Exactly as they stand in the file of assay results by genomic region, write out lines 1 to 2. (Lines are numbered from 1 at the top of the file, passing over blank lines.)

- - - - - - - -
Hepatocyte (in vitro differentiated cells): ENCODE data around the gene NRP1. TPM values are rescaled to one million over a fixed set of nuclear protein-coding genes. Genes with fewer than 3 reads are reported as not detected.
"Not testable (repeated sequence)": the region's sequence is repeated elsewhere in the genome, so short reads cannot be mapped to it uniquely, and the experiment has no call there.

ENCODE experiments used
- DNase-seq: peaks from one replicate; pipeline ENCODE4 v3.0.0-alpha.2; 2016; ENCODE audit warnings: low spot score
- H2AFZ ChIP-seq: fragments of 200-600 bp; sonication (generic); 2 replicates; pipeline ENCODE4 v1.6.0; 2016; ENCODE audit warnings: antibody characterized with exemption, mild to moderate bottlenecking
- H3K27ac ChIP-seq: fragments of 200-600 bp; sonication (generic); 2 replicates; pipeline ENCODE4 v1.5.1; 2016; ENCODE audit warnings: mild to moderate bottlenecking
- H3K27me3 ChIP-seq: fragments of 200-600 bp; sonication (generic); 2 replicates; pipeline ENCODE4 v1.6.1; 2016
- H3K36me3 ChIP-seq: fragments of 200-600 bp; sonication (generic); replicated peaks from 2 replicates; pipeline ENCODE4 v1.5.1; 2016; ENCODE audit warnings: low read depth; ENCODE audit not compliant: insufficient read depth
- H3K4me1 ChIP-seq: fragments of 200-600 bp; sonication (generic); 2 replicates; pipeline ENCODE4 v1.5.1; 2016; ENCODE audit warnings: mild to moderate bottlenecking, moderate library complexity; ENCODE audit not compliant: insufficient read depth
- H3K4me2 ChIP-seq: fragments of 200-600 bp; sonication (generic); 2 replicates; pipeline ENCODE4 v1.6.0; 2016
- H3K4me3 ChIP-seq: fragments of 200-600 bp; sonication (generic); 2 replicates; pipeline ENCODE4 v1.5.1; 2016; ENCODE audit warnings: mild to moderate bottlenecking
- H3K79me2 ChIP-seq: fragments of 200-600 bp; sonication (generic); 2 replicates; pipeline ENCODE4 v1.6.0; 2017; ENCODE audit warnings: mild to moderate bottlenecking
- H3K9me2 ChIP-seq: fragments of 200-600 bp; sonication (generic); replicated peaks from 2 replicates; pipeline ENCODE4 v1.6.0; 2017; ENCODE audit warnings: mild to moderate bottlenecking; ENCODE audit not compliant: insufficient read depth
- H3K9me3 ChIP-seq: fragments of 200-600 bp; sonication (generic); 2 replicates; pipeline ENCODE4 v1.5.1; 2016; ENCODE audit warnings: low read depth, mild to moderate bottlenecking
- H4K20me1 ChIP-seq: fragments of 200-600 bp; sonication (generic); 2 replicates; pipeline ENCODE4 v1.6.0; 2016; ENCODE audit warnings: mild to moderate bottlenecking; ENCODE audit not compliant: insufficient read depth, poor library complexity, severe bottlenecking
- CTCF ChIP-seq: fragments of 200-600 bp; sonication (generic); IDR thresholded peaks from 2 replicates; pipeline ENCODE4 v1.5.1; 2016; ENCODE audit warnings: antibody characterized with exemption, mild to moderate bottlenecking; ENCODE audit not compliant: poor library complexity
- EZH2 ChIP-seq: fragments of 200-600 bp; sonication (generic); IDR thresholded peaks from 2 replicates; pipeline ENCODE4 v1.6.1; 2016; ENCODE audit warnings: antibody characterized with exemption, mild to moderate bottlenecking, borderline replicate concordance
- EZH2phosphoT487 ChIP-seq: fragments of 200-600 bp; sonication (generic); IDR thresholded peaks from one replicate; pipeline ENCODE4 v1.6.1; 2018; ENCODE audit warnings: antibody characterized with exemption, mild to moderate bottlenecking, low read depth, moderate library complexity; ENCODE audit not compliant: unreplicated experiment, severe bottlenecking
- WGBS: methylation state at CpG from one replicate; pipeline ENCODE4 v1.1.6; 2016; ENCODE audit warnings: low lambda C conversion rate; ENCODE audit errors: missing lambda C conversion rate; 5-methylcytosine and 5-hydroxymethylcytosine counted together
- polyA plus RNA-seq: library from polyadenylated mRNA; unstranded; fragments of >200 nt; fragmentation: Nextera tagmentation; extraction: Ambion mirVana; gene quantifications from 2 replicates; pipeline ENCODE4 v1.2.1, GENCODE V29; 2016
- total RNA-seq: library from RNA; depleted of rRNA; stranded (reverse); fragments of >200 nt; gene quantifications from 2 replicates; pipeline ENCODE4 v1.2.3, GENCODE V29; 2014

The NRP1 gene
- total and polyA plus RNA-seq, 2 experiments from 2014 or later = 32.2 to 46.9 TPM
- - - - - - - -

Hepatocyte (in vitro differentiated cells): ENCODE data around the gene NRP1. TPM values are rescaled to one million over a fixed set of nuclear protein-coding genes. Genes with fewer than 3 reads are reported as not detected.
"Not testable (repeated sequence)": the region's sequence is repeated elsewhere in the genome, so short reads cannot be mapped to it uniquely, and the experiment has no call there.